Maskell has a new album out soon. Keep an eye on Kit Records.

Monday, 24 April 2017

Salford Electronics - Communique 2


I feel the same way about Bananarama reforming as you probably do about Donald Trump. At least if he starts WW3 and it escalates to nuclear proportions they won't survive either - a thought I shall carry with me to my (non-existent) grave should The End happen that way...


Getting The Fear - don't you feel it? Because the world's in such a terrible state, unlike previous times when it has been stable/peaceful/reassuring politically and culturally (remember those good ol' days? No?) there's no better time than to indulge in more sonic darkness/grunge/doom catastrofuck musik than now so here are Salford Electronics, reassuring those who enjoy their ears being filled with intense mood atmospheres that someone else feels the same way although, one must acknowledge the possibility that Salford Electronics are incredibly content with their lives (or life, I don't know how many of them there are), employed, decently paid, housed well enough and can afford Sainsbury's Taste The Difference range in biscuits. Communique 2 is a perfect Interzone eternal night noise or neon rain-soaked stalker science fiction vibrations for would-be blade runners.

Thursday, 20 April 2017

Sun Ra - Thunder Of The Gods



'Another world, another world, another w-o-o-o-r-r-ld!' cries June Tyson. Abstract dreams are what Sun Ra's music comprises of, mostly, those and concrete manifestations of the big band tradition; yet it is the abstract that defines him and although his synth solo on Calling Planet Earth - We'll Wait For You may be the stuff of nightmares for the sensitive stupid cloth-eared less open-minded listener it is stunning to behold - truly - in fact the whole track is a masterpiece of prime Sun Ra 'live', this solo alone sets the heart racing, such is it's ferocity - Ra's total velocity - to the planet Venus and beyond! Everything is here - brilliant horn solos, that synth, June Tyson...and as it tails off with in a sombre mode it's as if the earth weeps at the prospect of his inevitable departure. Thanks to Modern Harmonic we can hear previously unreleased evidence of the Arkestra's full creative force.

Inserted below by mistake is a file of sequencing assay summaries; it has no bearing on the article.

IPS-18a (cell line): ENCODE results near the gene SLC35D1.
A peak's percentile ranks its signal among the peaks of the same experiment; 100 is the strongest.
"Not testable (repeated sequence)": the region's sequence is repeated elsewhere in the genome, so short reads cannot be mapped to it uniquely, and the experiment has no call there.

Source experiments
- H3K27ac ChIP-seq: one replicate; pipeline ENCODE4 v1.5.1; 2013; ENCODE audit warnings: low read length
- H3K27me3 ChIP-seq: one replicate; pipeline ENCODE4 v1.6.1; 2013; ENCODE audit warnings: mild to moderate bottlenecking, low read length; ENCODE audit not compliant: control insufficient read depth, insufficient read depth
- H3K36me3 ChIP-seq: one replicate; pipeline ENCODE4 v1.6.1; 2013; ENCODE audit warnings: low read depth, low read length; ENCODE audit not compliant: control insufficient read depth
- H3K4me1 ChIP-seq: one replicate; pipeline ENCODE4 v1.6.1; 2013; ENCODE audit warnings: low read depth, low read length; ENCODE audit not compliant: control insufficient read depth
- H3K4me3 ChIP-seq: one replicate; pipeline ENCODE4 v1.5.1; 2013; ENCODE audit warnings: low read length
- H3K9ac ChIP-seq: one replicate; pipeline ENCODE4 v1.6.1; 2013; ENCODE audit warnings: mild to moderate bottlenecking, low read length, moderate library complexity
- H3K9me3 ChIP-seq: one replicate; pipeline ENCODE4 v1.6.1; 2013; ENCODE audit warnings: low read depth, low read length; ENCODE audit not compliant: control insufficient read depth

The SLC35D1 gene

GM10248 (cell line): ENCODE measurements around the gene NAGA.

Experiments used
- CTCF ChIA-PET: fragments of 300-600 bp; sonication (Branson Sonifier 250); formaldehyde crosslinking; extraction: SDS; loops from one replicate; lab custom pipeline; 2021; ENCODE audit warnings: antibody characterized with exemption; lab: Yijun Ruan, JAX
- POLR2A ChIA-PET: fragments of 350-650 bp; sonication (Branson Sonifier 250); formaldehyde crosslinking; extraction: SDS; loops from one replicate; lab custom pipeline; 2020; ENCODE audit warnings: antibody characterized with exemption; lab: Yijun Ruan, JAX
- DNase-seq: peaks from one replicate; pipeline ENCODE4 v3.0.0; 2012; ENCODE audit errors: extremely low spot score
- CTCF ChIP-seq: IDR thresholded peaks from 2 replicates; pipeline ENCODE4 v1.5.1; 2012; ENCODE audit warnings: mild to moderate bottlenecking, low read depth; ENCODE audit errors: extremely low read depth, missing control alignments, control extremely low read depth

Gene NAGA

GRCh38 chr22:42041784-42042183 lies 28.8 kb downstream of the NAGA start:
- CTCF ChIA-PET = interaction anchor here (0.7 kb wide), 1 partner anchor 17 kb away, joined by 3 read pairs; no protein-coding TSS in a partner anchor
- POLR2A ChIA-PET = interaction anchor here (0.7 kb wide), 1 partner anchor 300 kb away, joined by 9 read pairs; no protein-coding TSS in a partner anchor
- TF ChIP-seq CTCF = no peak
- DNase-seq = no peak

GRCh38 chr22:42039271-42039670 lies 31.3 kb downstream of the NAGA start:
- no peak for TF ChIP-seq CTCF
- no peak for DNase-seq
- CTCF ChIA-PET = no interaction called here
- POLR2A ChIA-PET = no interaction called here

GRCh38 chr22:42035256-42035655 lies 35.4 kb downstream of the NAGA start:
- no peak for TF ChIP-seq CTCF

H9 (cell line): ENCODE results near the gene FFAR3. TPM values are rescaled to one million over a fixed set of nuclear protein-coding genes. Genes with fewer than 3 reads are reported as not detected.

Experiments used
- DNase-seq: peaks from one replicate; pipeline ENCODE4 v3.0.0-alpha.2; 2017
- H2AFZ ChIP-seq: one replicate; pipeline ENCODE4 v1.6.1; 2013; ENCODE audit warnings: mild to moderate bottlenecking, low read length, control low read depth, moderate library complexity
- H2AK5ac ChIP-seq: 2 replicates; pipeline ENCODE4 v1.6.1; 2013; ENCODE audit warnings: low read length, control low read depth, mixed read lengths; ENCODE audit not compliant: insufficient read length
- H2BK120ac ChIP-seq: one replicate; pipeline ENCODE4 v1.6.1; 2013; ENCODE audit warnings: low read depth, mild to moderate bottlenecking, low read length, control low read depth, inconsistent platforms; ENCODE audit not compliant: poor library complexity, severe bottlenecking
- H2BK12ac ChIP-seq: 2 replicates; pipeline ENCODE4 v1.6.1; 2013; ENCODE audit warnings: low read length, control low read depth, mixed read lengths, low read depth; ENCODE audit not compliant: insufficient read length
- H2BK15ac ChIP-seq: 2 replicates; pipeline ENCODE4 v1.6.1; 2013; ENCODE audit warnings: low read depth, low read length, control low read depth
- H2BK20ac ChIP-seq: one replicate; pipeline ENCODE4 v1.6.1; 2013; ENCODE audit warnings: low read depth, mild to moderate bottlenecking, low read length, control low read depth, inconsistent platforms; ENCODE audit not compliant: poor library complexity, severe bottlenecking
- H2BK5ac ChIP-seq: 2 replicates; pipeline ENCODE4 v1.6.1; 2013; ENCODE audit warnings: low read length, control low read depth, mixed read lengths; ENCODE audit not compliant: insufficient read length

The two remaining tracks from the Strange Strings session, which Sun Ra called 'a study in ignorance' because none of the band knew how to play what was handed to them. The original record has since become legendary, almost defying belief whilst exemplifying the outward bound approach of The Man. I can't help thinking of Ornette Coleman's approach to violin-playing whenever I listen - this idea of 'I will play it my way, not the 'proper way' - so there is much string-scraping and plucking, as we hear the players finding out what sounds they can make. Mingus said Jazz was the sound of surprise, well, if it's long-since ceased to be that, in Sun Ra it is, at least, the sound of an ongoing journey of discovery.


Tuesday, 18 April 2017

Album: Early Hominids - "040117"


'The immediate ancestors of humans were members of the genus Australopithecus. The australopithecines (or australopiths) were intermediate between apes and people. Both australopithecines and humans are biologically similar enough to be classified as members of the same biological tribe--the Hominini. All people, past and present, along with the australopithecines are hominins. We share in common not only the fact that we evolved from the same ape ancestors in Africa but that both genera are habitually bipedal, or two-footed, upright walkers. By comparison, chimpanzees, bonobos, and gorillas are primarily quadrupedal, or four-footed.'

Hominins Neil Campbell and Paul Walsh may be people, but on 040117 it is quite possible to imagine they are machines, tormented machines. What troubles the machines? We can only guess. Small electronic generators + fx transmit 'messages' from Campbell and Walsh in a darkened room, for around three hours, but who is controlling who and to what extent does the 'third mind' play a part? If these transmissions actually reflect the mental states of the duo, they should be examined. Thankfully, I don't think they do. In this purely improvisational zone anything can happen; at times, it's as if three minds and the machines have synced briefly before shooting off into each other's private realm, to connect, disconnect. If it is 'uneasy' listening it is because Early Hominids have no inclination toward making concessions. In this sense, it is a pure sound. Indulgent, you might say, but what is special about any creative act if it is not one of sheer indulgence by the artist? This very limited release is available here for just £4 and as a bonus you get exceptional, randomly chosen, artwork by Paul Walsh on the cover.